Below are excerpts from my upcoming book, The Extortion of Forgiveness: "August twenty-second of 1998 was a perfect day for a perfect couple. I stood with my closest family and friends, about to make Kristi my wife—not far from the cramped, campaign office in "Old Germantown" where we'd first met. We were about to exchange vows—in sickness and in health—for better or for worse. I knew what better meant, but worse – that I could not imagine. Not that day. Yet the vows we made before God ended up making us face the ultimate test, when “worse” would be defined years later." "Where exactly did our ball of yarn - our marriage begin to unwind? That’s hard to say, but my lack of patience and inflated expectations of how our life should have been scarred and wounded both of us. Instead of light scratches, our injuries turned into deeper wounds, the kind that are hard to heal and easy to reopen and inflict greater damage each time. Maybe it was my constant pursuit to build a perfect life on an imperfect foundation, with imperfect materials, all handled by imperfect people."
Author's Note: If you haven't done so already, read the prologue to the story here. The entire book will be released soon but because so many have asked, here is another chapter. Chapter 1 - Political Seeds I’m not sure who first coined the well-known phrase, “You can’t take the politics out of politics,” but I’ve repeated it thousands of times. Like it or not, politics plays a pivotal role in our daily lives, and for those of us who choose to be involved, it’s a lifestyle — not an occupation. My immediate family was always politically engaged despite the fact neither of my parents held elected office or were involved in day-to-day political activities. My paternal great-grandfather, W.D. Jopling, nicknamed “The Old Red Fox,” held multiple offices in McNairy County, Tenn., concurrently in the mid to late 1800s, serving as Constable and Justice of the Peace. He was the Brigadier General of the local confederate militia from 1860-1862, however, after the battle of Shiloh, Union troops occupied most of Tennessee for the remainder of the war. Blessed to be born and raised in the South, I originate from a long line of what were commonly known as “Dixiecrats,” [...]
Authors Note: This is the Prologue of my book, The Extortion of Forgiveness. As the chapter title explains, it was a beginning in many senses, as well as an end. It's been over six and a half years since I typed the first word but now I believe I've found a stopping point - not an end - but a place to stop and rest. I hope you enjoy and feel free to share the link to my website. I'll have the following chapters out soon. *** The Tennessee state capitol sits at the highest elevation point in downtown Nashville. Its strategic location used by Union soldiers during the War Between the States remains the center of political power in Tennessee. Its commanding structure boasts stone columns and ornate marble floors—something its architect, William Strickland, was so enamored with he insisted on being buried within its walls upon his death. I dreamed of serving in the capitol for many years; its historic sense of wonder was never lost on me even as I made the weekly 200-mile drive from Memphis to Nashville. I still got goose bumps whenever it came into view. In April 2009, I was in the middle [...]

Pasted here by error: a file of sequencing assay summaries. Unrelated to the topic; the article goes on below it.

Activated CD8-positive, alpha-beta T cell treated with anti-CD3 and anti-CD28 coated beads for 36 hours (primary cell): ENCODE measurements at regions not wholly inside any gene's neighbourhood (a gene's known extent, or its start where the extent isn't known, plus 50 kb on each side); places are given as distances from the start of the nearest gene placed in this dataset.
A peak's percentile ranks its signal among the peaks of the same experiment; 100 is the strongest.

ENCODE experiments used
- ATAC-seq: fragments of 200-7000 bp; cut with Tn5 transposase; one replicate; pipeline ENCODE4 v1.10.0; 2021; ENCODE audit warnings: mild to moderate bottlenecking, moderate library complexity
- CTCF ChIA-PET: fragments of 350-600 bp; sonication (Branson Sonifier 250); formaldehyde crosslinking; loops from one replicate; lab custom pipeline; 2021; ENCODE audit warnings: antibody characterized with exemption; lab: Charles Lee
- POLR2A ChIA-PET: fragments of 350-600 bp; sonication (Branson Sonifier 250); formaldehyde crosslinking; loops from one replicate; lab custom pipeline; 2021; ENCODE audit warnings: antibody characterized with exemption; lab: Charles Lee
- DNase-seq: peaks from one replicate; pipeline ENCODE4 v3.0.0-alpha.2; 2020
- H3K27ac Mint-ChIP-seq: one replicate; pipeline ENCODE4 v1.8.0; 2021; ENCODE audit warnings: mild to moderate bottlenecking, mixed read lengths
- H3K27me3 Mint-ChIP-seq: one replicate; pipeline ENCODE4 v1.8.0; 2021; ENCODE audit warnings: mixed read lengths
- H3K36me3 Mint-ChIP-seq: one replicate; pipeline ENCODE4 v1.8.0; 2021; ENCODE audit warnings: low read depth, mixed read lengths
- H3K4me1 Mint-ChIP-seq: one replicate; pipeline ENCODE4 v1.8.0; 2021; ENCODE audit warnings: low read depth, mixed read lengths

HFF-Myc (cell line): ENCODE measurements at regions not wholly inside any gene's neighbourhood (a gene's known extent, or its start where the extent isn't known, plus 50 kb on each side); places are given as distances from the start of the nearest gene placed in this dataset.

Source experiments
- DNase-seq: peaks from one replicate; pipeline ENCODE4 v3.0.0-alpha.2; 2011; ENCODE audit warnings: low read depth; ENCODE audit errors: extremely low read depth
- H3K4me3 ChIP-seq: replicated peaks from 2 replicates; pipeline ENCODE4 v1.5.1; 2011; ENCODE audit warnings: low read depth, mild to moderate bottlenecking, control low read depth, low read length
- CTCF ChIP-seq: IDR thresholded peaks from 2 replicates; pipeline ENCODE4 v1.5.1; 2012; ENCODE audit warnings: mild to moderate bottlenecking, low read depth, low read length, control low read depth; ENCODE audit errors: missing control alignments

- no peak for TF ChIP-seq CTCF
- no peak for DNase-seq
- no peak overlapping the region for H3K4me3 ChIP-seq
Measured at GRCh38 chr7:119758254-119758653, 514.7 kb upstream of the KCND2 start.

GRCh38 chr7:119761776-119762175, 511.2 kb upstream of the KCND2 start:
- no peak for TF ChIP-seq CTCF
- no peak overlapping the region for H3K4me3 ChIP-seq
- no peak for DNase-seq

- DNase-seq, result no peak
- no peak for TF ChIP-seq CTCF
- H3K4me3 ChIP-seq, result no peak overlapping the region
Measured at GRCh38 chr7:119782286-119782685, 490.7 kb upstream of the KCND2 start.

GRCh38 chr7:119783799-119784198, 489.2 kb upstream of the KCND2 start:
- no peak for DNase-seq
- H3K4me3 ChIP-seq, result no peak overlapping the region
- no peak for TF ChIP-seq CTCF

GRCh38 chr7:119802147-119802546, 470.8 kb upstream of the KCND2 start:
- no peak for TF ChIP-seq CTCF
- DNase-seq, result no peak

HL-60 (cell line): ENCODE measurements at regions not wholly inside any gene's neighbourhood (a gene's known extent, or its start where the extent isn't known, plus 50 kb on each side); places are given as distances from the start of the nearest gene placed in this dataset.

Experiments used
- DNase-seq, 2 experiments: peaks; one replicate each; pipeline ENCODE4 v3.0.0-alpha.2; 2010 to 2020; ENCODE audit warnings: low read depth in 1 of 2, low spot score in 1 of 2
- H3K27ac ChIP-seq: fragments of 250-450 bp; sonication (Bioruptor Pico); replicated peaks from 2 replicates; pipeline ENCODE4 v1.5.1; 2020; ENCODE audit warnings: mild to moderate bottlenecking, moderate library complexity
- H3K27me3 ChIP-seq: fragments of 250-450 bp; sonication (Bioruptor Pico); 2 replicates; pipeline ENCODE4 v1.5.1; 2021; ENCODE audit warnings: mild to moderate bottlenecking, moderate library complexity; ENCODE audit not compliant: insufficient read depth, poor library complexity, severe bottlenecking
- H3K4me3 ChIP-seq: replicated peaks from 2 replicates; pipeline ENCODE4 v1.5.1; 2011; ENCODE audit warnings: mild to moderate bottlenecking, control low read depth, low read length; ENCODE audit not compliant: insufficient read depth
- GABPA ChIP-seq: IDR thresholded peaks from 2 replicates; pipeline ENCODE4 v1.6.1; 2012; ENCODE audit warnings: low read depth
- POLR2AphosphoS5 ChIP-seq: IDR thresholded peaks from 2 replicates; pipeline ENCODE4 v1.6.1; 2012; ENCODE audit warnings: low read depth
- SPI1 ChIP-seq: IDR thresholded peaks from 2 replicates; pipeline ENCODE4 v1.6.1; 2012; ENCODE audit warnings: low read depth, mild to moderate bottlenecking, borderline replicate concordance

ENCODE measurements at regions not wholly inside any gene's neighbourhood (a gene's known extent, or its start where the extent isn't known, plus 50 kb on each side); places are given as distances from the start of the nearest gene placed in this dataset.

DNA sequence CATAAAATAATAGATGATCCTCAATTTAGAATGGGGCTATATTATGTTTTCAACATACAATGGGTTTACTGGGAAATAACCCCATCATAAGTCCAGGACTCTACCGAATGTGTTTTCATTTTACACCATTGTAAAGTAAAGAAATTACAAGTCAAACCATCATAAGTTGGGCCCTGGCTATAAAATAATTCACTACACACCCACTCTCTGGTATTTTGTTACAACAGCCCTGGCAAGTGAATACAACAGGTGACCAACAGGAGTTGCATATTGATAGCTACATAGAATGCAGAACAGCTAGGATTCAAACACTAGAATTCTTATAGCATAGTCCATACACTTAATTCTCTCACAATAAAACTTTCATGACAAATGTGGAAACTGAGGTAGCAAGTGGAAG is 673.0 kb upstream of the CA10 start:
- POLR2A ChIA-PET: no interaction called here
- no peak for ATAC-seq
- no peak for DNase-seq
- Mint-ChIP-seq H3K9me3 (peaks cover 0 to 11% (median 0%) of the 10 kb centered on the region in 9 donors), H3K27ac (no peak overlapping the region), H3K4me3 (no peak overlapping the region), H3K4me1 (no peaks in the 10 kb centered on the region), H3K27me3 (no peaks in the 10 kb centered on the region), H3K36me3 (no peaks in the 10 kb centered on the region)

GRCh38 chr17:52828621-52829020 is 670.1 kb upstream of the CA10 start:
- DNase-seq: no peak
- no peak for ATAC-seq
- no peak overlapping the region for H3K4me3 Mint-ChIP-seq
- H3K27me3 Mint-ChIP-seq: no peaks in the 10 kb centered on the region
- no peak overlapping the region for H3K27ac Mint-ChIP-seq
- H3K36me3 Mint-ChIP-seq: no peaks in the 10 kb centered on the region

Here is a link to a piece I wrote at OneSouthernMan this morning about the upcoming Jockeys & Juleps derby watch party on Saturday, May 7 benefitting Southern Reins. I feel safe in saying outside of Churchill Downs, the Jockeys & Juleps event in Memphis is THE place in the south to watch the Kentucky Derby. Tickets are $100 and will help hundreds of children and families better deal with their physical and emotional challenges. Thanks to Kirby Dobbs Floyd, Courtney Smith, Bridgette Ternary, Kim Jordan and group of their dedication and hard work putting this event together. Oh, and don't forget to wear proper "derby attire." Visit Oak Hall in Memphis and they'll help you pick out some bold racing colors.
February 17 has turned out to be a significant day in my life. It doesn’t rate as high as the birth of Jesus my birthday or the birth of my children, but through the years much happened on this particular cold and dreary day that has helped shape my life. Below are some of the significant events and the lessons from this day I’ve learned. Events: February 17, 1898 – my maternal grandmother, Pearl Roan, was born in Eva, Alabama. She passed away of cancer when I was 12 and from her I inherited my black hair (now salt & pepper) a desire to open presents early only to expect another on the actual present-giving day and the desire to pinch pieces of chocolate to see what’s inside before eating one. February 17, 1980 – one of my best friends during our senior year in high school, Michael Franks, died in a tragic accident when his truck hit a tree on his way home. We had been hanging out at a friend’s house and unlike most of us, he had not had a single beer, as was our routine on a small town Saturday night. However, it was me who [...]